A book which is left on a shelf for a decade is a dead thing, but it is also a chrysalis, packed with the potential to burst into new life. (p.2)
Susan Hill’s knowledge is amazing and the book is filled with anecdotes about authors she has met, known and corresponded with, giving hints of the inside story of many 20th century writers. Sometimes I am surprised at her choices or rather not what she chooses, but more what she rejects. In her list of books she has not read she includes:
Buddenbrooks. Thomas Mann
I want to read this . I mean to read this. I really do.
Romola. George Elliot
I do understand how I can have not read it. (p.70)
Why? Does she mean she can understand why it has not crossed her path, or that she does not want to read it? It is a book I have re-read several times, although always wishing the ending could be different. I know she does not like “A Tale of Two Cities” feeling that Dickens is at his best when dealing with (for him) the contemporary; maybe she fears the same is true of Elliot?
However, Hill never assumes that her tastes are her readers’ tastes, she does not select the ‘good’ books, but the books she wants to read.
Sadly she does not supply a list of all the books she read during the year, but at the end she gives a ‘top 40’ list, with some I know well such as “The Mayor of Casterbridge“, some I know of but have never read, such as “A Passage to India“, and some I have never heard of such as “Flaubert’s Parrot“. An instant Amazon Wish List!
Top of her top 40 are the Book of Common Prayer and the Bible (King James Version) — in the text (p173/174) deliberately in that order, but for some reason in the list at the end the Bible comes first, did she rethink after writing, or is it an editorial decision to make the list look neater?
This reminds me that I need to retrieve my battered school bible from underneath the pew where I left it after the Christmas morning service. Also, the last of my Christmas reading (helped enormously by the enforced internet blackout due to the power cut), a book of Fiona’s “Whose Bible Is It?” by a biblical scholar and champion of inter-faith relations Joroslav Pelikan. It is a book about a book, or rather a book about books, as Pelikan reminds us that the word “Bible” strictly means “little books”. I know some of the history of the forming of the modern Bible, but Pelikan’s encyclopaedic and detailed knowledge shines through. I had not realised that it was the Greek Septuagint rather than the Hebrew Tanakh (Old Testament) that is quoted by the New Testament writers, making odd the decision of the early Protestants to excise the ‘Apocrypha’ (the writings in the Septuagint but not in the Hebrew).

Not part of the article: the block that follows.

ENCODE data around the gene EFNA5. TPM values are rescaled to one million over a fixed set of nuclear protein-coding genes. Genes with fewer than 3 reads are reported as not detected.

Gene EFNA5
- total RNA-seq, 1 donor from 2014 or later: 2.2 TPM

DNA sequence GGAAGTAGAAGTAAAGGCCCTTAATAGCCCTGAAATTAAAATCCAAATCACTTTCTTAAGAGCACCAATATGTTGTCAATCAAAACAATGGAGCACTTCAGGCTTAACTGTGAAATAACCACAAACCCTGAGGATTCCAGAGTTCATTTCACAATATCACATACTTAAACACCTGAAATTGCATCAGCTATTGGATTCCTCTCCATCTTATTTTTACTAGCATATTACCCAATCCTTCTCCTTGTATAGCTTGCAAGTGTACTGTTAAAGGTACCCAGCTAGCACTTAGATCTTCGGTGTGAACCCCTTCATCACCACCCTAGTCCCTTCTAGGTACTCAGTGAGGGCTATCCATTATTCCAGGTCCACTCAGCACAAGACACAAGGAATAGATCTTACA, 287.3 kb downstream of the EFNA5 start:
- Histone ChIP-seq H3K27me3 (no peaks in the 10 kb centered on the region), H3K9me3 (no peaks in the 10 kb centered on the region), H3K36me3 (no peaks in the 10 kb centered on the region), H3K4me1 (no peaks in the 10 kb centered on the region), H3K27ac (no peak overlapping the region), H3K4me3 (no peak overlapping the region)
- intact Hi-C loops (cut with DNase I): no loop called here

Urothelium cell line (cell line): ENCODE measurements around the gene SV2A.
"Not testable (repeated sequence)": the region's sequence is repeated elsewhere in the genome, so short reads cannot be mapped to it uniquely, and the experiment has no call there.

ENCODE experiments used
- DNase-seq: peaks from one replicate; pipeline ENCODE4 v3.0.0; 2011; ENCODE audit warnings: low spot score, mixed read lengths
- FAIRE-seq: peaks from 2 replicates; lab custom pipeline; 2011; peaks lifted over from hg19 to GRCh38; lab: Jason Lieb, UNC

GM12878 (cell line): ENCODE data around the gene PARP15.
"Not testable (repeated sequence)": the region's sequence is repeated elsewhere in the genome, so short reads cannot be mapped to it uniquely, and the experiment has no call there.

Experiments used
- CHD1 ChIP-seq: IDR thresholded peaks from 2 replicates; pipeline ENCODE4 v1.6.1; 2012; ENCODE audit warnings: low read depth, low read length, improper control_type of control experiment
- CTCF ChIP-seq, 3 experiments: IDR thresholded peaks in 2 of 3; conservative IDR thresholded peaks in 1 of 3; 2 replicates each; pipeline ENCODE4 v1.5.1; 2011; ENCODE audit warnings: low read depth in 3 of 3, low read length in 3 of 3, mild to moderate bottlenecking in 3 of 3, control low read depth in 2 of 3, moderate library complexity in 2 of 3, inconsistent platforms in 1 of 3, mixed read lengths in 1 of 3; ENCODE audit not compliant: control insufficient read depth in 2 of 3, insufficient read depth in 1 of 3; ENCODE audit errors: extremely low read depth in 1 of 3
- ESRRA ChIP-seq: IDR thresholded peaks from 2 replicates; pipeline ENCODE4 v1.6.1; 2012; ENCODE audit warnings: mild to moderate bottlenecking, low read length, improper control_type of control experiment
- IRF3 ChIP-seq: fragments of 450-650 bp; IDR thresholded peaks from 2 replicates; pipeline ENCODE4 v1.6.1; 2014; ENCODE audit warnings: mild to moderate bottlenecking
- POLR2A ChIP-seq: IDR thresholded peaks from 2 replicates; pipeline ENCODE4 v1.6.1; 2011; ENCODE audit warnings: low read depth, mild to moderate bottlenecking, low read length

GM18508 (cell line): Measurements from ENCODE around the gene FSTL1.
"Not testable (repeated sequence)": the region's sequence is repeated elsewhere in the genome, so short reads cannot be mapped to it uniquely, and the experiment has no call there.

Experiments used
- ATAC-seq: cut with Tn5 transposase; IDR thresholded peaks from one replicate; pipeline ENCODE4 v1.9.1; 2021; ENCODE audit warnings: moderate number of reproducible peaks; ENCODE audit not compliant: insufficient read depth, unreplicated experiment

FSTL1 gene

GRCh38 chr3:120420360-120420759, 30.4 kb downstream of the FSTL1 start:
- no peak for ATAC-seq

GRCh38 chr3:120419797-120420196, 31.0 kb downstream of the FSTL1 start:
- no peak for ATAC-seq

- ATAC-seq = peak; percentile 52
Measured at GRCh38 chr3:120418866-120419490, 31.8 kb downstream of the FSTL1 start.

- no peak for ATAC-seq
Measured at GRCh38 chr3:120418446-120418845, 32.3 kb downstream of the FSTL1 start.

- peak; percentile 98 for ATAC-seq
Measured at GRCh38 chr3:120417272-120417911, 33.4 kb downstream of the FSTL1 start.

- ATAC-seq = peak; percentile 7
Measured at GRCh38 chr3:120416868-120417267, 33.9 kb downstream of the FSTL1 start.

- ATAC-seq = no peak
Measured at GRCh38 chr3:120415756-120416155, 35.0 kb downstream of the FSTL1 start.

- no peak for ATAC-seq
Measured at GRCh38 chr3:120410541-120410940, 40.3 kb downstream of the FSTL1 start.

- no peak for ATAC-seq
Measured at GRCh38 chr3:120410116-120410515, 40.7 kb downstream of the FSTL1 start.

It is a short and very readable book, but at times I found myself wanting to know a little more on some points. When discussing the dates of the Gospels Pelikan notes that Mark is usually dated at 70CE, but doesn’t explain why. Previously I’ve seen the same date quoted with the reason being that the Gospel appears to predict the fall of Jerusalem which happened in 70AD and therefore must have been written after. This argument seems to presuppose that prediction is impossible and by analogy would inevitably lead to future historians excising or re-dating several of Vince Cable’s statements prior to the 2008 financial crash. Maybe there is a better reason, or maybe, like other academic disciplines, biblical scholarship is a servant of its assumptions.
And now … no more power cuts and the internet is flawless, but trying not loose momentum with Sheila Stewart’s “Pilgrims of the Mist“, Mike Parker’s “Map Addict” and George Basalla’s “The Evolution of Technology” all on the go … maybe another post in a couple of weeks.